decryption | The Rise of Christian Nationalism

(New York) “God is calling us to take up the sword and fight, and Christ will reign in the state of Idaho. »

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Richard Hetu

Richard Hetu
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Days before the state primary for which she is lieutenant governor, Janice McGeachin spread the prophecy in hopes of persuading Republican voters to choose her as their gubernatorial nominee.

Despite this appeal and the support of Donald Trump, Mme McGeachin paid tribute to incumbent Republican Governor Brian Little on May 17. But the Idaho-elected official remains at the forefront of a politico-religious movement aimed at establishing the kingdom of God in the United States and establishing Christian values ​​as an integral part of American politics.

This movement, whose supporters deny establishing a theocracy, had its greatest electoral success on the same day that Pennsylvania State Senator Doug Mastriano won his state’s Republican primary for governor.

In November we will retake our state; my god will do it that way.

Pennsylvania State Senator and Donald Trump ally Doug Mastriano on the night of his victory

“Let us choose this day to serve the Lord,” he added, referring to November 8, 2022, the date of the midterm elections.

Doug Mastriano refuses to be associated with Christian nationalism, the ideology that experts say drives him as much as Janice McGeachin and her most staunch supporters. But he doesn’t hesitate to call a “myth” one of the pillars of American democracy, namely the separation of church and state that the First Amendment to the Constitution is supposed to guarantee.

Recently, Colorado Republican Lauren Boebert summed up in her own way the thinking of Christian nationalists on this principle, defined by two of its key Founding Fathers, Thomas Jefferson and James Madison.

The Church is to lead the government; The government should not lead the church. I’m sick of this fucking separation of church and state.

Colorado Republican Representative Lauren Boebert addresses worshipers at a church in Aspen

Lauren Boebert received a standing ovation.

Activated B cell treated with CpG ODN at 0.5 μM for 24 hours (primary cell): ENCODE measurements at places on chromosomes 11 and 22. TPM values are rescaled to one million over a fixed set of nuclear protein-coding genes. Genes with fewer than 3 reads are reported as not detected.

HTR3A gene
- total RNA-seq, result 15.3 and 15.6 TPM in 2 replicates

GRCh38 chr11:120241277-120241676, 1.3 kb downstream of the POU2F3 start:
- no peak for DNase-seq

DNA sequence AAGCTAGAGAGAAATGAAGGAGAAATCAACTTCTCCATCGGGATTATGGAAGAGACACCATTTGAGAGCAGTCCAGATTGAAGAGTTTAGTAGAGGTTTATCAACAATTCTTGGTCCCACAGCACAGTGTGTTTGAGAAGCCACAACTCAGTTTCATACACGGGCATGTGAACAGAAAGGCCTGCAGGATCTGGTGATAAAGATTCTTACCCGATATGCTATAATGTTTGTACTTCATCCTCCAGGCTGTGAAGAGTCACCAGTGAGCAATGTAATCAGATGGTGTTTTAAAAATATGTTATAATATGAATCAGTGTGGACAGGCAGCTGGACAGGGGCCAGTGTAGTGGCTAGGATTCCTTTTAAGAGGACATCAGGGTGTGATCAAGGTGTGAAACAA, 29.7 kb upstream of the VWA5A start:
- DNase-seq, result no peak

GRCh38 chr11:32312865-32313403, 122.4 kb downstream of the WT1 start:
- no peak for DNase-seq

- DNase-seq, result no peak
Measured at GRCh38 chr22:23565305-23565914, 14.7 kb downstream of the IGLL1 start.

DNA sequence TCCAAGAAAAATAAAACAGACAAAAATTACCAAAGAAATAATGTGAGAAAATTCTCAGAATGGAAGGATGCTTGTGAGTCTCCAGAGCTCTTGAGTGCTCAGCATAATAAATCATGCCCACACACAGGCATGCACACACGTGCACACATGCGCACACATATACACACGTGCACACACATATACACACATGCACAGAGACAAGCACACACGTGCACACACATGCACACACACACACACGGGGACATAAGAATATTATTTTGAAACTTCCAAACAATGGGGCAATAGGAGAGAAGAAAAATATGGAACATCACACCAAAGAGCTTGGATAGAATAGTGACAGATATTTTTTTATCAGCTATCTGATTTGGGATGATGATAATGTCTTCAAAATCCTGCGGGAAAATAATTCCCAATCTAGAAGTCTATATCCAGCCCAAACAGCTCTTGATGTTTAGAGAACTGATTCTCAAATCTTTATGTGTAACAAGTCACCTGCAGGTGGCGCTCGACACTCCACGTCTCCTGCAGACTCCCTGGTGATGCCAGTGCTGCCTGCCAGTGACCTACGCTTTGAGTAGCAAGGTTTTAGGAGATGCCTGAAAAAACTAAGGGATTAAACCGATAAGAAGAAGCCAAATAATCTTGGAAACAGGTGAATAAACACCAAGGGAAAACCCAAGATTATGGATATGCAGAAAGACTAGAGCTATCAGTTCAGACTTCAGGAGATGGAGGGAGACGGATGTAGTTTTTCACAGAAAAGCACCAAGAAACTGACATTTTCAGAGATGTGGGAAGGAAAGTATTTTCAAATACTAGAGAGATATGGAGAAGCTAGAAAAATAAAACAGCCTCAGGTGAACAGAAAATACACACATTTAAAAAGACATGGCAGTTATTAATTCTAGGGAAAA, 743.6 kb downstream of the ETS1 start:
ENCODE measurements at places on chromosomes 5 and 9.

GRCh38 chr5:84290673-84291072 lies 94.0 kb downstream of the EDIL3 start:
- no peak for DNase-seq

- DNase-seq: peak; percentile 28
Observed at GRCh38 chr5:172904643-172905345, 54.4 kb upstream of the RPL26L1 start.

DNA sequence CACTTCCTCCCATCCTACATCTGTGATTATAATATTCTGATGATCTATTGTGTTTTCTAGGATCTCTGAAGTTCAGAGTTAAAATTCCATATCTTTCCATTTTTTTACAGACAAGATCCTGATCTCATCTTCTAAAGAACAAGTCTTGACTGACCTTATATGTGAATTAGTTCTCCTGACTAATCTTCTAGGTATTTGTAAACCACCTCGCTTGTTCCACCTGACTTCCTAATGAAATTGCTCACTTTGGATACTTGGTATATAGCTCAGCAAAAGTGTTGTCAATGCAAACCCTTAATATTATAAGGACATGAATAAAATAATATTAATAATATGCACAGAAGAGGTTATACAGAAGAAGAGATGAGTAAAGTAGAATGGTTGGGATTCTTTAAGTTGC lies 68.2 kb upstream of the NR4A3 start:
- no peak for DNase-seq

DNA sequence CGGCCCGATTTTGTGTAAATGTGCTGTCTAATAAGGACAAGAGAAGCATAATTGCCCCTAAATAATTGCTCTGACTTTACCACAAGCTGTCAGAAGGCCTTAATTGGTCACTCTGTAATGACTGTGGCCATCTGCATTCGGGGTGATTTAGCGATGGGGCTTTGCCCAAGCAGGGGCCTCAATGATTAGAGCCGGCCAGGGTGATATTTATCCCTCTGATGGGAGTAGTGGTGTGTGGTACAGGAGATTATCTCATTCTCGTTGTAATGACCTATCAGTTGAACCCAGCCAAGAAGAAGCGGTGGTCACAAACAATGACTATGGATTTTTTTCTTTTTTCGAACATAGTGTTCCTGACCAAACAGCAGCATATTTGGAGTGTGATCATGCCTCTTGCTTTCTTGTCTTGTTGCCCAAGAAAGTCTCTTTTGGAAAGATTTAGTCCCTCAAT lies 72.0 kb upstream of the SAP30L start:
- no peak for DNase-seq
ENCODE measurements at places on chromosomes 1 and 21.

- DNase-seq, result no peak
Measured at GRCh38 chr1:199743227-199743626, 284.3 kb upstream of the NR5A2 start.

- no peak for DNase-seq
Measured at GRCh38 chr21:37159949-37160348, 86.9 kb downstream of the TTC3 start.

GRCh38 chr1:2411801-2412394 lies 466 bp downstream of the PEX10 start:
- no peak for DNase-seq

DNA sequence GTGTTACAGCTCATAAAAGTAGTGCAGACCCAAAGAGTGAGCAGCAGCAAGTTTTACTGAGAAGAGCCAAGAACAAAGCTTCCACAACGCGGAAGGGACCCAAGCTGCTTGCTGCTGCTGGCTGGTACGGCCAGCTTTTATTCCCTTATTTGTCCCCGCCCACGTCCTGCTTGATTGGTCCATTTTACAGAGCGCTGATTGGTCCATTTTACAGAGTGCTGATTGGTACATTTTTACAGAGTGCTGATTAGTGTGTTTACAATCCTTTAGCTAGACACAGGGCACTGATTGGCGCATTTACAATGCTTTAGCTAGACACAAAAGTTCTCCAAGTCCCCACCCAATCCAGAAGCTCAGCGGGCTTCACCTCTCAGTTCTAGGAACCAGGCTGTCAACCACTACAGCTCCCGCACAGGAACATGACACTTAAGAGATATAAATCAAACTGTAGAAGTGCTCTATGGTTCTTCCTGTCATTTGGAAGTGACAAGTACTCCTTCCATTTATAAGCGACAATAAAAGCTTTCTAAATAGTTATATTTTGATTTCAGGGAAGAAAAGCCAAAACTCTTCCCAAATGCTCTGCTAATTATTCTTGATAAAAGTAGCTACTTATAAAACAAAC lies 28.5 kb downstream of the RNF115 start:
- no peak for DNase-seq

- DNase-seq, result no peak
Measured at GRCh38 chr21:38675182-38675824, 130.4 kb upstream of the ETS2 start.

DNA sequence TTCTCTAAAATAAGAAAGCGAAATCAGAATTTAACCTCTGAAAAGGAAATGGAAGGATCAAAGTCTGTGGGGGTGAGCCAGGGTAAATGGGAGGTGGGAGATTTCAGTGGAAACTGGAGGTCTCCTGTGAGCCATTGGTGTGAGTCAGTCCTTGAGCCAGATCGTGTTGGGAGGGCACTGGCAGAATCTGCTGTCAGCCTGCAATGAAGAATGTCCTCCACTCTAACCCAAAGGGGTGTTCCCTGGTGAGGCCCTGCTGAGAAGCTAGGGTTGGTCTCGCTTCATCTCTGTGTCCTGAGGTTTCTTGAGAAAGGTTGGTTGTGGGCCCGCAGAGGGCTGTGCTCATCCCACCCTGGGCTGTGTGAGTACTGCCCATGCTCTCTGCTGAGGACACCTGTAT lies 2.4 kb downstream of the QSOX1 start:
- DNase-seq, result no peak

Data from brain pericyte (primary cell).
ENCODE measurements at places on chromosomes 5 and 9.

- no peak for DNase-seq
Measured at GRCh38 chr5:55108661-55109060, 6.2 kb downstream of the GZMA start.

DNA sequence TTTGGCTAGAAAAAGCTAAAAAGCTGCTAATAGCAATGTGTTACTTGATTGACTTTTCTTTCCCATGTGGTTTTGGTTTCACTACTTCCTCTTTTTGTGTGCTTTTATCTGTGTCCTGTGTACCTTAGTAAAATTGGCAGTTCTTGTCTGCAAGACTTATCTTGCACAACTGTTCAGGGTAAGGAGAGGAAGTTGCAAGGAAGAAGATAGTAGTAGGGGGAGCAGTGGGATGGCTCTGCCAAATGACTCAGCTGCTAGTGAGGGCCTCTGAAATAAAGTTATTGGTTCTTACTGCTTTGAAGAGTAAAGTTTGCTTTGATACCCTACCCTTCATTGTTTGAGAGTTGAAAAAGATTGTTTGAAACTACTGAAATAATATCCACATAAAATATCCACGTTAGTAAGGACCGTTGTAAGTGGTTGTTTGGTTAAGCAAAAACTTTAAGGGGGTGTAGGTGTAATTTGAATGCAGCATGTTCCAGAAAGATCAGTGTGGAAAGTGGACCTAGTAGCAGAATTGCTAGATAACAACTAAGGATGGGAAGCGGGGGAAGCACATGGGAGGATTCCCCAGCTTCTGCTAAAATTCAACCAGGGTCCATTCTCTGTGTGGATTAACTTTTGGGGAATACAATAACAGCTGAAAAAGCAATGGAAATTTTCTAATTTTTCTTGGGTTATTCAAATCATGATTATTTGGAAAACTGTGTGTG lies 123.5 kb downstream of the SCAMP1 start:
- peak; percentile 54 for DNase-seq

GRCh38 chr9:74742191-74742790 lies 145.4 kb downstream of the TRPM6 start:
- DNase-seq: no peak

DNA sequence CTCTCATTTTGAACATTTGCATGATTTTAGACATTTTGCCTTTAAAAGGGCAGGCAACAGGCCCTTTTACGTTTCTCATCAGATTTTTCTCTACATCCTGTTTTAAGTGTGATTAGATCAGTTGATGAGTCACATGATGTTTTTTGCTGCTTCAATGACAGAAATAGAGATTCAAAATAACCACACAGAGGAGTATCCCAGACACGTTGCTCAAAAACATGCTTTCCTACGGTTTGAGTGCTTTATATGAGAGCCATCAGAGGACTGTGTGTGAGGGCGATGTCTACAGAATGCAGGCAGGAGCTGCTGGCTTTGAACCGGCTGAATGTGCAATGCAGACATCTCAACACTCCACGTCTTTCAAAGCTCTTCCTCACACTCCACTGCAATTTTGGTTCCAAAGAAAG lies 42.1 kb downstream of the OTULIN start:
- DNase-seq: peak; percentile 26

Less, more passionate

Christian nationalism has always been marginal in the United States. According to a 2017 poll by sociologists Andrew Whitehead and Samuel Perry, one in five Americans supports the foundations of this ideology, which attributes a divine mission to the United States in particular and seeks to declare that country a Christian nation.

A decade earlier, one in four Americans shared these ideas. Well, what the Christian nationalists have lost in numbers they have gained in fervor and violence, both in speech and in action.

Their presence among the January 6, 2021 rioters in Washington was likely larger than that of supporters of the QAnon conspiracy movement or members of extremist groups.

Moreover, religious sentiment is not exclusive to one or other of these groups. Before the storming of the Capitol, Proud Boys and Oath Keepers knelt in prayer. And the “QAnon Shaman” himself offered a heartfelt prayer in the Senate Chamber.

But the biggest change is undoubtedly that this fringe movement now has an ally in the new conservative majority on the Supreme Court, whose power and influence enable several of its goals to be achieved. These include the abolition of same-sex marriage and the return of prayer in public schools.

“I’m glad that the [Cour suprême] has decided to join me among the FRANGE! Kandiss Taylor, Republican nominee for governor of Georgia, quipped on her various social networks on July 3, adding her campaign slogan: “Jesus, Guns & Babies. »

Kandiss Taylor released the news following Supreme Court rulings that ended constitutional abortion rights and opened the door to more government funding for religious schools and the return of prayer in public schools.

“A vision that privileges the tribe”

Within the “margin” from which Mme Taylor, some elected Republicans do not hesitate to claim Christian nationalism. Georgia Representative Marjorie Taylor Greene is part of this group. She sees this ideology as a way to fight “globalists” and “lies” about gender identity.

in the The flag and the crossIn their brand new book, sociologists Philip Gorski and Samuel Perry insist on the “tribal character” of these “white Christian nationalists” who they say share anti-democratic principles and beliefs.

These are beliefs that we believe reflect a desire to restore and privilege the myths, values, identity, and authority of a particular ethno-cultural tribe.

book excerpt The flag and the cross Sociologists Philip Gorski and Samuel Perry

“These beliefs add up to a vision that privileges the tribe. And they try to put the other tribes in their place,” they emphasize.

In the eyes of sociologists, this tribe’s association with guns and the Second Amendment is no coincidence, though it may seem contradictory to Jesus’ message.

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